A month later this Crusader army set out and their progress southwards, along the road that linked Toledo and Cordoba, was dazzling: in barely twenty days they took the fortresses of Malagón, Calatrava, Alarcos, Piedrabuena, Benavente and Caracuel. Meanwhile, the Islamic army, which had remained in Seville since the Salvatierra campaign of the previous year, headed for Jaén to stop the Crusaders from passing through Sierra Morena, first settling in Baeza while waiting for their Christian enemies to approach. Shortly afterwards, when they saw the Christian advance towards the peaks of Sierra Morena, they got to the location of the present town of Santa Elena in Jaén, blocking thr access to the Sierra and the descent thanks to the control of Ferral Castle and the Losa Gorge.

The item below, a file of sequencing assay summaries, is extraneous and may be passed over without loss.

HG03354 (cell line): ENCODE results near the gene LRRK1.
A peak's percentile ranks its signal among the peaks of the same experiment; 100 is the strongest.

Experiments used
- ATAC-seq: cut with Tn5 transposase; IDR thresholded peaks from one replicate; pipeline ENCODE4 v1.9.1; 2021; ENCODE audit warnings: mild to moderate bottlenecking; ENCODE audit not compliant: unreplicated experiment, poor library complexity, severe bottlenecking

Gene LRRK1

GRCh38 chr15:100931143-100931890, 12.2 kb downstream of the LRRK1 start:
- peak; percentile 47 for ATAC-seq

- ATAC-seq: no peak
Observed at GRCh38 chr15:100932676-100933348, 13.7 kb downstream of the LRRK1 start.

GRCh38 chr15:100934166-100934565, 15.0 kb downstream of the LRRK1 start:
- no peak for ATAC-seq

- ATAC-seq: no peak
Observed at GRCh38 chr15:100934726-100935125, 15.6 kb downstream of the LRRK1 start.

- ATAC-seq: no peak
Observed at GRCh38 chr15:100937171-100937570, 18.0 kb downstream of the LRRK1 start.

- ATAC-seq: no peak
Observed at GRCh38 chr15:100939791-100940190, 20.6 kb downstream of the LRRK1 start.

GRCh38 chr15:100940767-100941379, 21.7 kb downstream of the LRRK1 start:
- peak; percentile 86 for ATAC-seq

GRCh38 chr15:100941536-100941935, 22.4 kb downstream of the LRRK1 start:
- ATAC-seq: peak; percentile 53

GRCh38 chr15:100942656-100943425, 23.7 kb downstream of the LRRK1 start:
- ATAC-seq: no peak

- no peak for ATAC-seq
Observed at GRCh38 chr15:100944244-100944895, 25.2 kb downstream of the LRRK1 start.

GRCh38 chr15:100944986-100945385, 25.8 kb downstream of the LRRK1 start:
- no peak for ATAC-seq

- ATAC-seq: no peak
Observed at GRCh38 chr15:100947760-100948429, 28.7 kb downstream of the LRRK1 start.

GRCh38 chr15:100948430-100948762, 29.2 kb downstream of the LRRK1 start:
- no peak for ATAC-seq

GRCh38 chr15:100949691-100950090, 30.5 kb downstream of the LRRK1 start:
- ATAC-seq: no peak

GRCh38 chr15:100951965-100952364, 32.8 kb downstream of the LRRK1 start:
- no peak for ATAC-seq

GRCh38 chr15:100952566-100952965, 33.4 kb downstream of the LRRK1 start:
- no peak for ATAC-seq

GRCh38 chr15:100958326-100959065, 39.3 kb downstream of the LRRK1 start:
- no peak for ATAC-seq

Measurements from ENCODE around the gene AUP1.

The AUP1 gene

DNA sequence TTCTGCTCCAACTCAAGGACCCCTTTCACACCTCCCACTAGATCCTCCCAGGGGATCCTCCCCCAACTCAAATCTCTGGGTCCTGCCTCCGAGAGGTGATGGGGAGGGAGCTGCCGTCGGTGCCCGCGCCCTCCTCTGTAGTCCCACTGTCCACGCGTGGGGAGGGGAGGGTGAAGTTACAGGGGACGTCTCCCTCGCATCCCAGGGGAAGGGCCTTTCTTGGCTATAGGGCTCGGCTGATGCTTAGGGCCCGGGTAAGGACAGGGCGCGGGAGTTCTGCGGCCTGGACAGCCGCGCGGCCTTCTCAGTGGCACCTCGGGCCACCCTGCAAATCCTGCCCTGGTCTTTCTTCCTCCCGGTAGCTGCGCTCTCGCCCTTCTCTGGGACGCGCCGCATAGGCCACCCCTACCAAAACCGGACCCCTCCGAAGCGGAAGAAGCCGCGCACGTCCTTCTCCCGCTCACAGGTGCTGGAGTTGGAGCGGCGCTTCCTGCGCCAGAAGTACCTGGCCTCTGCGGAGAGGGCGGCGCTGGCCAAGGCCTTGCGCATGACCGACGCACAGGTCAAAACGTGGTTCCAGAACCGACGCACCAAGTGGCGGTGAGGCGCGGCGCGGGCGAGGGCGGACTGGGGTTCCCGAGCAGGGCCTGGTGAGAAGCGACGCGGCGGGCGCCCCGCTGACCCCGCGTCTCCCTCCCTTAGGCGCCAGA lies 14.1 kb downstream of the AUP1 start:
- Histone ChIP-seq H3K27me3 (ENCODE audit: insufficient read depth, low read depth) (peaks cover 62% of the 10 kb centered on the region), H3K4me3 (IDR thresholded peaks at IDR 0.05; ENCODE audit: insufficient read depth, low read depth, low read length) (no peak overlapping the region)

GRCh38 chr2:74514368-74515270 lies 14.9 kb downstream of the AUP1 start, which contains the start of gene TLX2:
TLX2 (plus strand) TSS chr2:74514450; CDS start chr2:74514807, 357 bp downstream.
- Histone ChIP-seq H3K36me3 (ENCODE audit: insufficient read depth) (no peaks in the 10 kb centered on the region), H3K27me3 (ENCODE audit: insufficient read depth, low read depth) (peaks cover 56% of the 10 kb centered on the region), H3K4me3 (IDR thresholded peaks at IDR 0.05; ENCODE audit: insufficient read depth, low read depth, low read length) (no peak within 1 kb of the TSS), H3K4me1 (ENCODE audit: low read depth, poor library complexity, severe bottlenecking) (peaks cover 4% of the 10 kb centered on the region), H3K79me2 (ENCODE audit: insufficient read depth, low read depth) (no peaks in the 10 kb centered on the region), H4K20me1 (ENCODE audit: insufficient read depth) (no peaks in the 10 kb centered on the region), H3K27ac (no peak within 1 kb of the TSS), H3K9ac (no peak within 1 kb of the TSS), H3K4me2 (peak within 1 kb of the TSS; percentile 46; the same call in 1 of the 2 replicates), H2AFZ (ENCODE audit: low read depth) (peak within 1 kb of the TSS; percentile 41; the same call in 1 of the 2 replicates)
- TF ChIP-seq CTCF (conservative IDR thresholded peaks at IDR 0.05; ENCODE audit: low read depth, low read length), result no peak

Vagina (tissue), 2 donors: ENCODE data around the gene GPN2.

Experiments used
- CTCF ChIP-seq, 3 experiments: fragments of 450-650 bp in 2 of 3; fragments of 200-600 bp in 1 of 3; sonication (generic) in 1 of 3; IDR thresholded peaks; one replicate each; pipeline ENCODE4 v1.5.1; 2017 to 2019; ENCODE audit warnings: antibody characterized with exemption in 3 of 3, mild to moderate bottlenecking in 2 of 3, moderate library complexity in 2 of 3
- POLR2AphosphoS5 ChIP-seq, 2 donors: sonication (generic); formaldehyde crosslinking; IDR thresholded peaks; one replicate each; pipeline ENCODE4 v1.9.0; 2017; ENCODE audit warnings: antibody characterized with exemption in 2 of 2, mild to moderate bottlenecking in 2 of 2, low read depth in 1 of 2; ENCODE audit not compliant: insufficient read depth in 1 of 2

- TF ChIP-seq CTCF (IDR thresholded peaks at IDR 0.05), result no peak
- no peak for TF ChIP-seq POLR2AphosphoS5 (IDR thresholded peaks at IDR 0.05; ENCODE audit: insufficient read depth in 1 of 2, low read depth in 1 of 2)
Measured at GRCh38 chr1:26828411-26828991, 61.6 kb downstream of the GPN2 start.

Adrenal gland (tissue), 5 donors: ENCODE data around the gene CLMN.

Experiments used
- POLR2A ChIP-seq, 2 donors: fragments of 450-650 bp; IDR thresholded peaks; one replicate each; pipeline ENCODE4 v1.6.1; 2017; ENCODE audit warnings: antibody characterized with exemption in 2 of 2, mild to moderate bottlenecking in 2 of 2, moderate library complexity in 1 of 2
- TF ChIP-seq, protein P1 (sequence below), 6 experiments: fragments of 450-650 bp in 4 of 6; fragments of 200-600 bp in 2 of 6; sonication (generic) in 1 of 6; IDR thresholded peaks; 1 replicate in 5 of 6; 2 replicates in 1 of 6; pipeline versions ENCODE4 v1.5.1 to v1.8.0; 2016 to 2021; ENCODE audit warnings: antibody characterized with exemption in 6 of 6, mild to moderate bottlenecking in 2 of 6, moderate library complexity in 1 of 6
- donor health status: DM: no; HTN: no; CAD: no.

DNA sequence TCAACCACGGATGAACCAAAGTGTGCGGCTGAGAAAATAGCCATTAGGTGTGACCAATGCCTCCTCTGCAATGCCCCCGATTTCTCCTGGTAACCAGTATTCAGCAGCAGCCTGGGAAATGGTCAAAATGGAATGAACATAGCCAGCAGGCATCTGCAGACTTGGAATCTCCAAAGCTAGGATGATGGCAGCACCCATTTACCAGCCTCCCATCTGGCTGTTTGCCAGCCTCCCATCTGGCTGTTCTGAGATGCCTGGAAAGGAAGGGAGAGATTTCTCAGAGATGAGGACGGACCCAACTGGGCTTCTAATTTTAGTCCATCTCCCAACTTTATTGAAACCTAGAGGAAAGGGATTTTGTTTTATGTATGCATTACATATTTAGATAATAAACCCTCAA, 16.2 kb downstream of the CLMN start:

Finally, the Christians found a path and managed to position themselves in front of the Muslim camp. On the aforementioned date both contenders expanded their forces on the field and staged an extraordinary pitched battle, in which the Crusaders achieved a memorable victory that has traditionally been considered the definitive turn in the centuries-old confrontation between Christians and Muslims in the Iberian Peninsula.
After the flight of the Almohad caliph -first towards Jaén and then towards Seville- during the following days the Crusader army exploited the success of the camp, taking some fortresses south of Sierra Morena, such as Ferral, Baños, Tolosa and Vílchez. In their advance, the Christians reached Baeza and conquered Úbeda before illness forced them to return to Toledo.